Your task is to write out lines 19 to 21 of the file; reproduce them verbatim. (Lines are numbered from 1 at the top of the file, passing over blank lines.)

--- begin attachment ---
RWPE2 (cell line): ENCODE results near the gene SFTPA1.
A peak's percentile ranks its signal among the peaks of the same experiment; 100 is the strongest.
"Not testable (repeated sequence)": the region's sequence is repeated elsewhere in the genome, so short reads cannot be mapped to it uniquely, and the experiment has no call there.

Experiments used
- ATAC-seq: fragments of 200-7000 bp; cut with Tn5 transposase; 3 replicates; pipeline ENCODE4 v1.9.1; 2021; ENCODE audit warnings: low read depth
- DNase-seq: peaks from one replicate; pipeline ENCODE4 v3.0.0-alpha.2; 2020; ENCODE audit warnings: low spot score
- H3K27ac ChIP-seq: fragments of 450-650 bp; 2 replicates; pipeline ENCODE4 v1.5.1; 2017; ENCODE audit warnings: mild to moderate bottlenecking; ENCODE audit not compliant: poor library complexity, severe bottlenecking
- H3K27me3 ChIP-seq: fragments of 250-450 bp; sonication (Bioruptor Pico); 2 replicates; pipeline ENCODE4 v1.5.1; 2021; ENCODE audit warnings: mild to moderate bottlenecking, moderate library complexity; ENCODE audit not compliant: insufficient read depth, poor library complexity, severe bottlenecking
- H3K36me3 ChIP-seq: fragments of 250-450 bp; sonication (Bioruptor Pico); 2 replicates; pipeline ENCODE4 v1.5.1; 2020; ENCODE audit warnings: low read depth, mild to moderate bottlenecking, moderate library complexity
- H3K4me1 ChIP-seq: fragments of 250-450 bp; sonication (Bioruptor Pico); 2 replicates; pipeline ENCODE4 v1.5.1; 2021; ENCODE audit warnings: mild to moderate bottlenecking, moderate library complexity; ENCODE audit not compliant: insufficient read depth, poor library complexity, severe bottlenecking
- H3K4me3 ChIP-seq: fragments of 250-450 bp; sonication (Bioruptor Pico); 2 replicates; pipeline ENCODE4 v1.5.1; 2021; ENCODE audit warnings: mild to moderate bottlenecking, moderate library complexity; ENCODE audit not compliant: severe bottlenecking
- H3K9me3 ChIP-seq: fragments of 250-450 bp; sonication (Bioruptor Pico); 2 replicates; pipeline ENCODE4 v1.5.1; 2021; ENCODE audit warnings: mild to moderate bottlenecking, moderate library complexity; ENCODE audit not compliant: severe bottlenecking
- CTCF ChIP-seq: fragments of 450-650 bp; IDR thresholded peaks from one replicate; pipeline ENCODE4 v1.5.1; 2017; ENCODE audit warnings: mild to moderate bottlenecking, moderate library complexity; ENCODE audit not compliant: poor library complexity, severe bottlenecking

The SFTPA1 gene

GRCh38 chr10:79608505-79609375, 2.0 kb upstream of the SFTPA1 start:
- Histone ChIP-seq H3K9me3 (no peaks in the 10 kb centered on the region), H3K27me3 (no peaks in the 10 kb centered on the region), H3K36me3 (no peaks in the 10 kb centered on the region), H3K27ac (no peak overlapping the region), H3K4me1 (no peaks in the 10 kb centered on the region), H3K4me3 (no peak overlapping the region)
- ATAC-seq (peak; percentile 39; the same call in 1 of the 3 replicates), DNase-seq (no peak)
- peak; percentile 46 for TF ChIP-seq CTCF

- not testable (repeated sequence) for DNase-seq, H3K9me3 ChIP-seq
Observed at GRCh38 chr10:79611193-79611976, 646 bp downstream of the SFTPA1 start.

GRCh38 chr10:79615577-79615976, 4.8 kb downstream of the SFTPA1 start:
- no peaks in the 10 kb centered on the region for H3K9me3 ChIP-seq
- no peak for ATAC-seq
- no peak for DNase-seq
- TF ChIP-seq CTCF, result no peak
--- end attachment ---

- not testable (repeated sequence) for DNase-seq, H3K9me3 ChIP-seq
Observed at GRCh38 chr10:79611193-79611976, 646 bp downstream of the SFTPA1 start.

GRCh38 chr10:79615577-79615976, 4.8 kb downstream of the SFTPA1 start: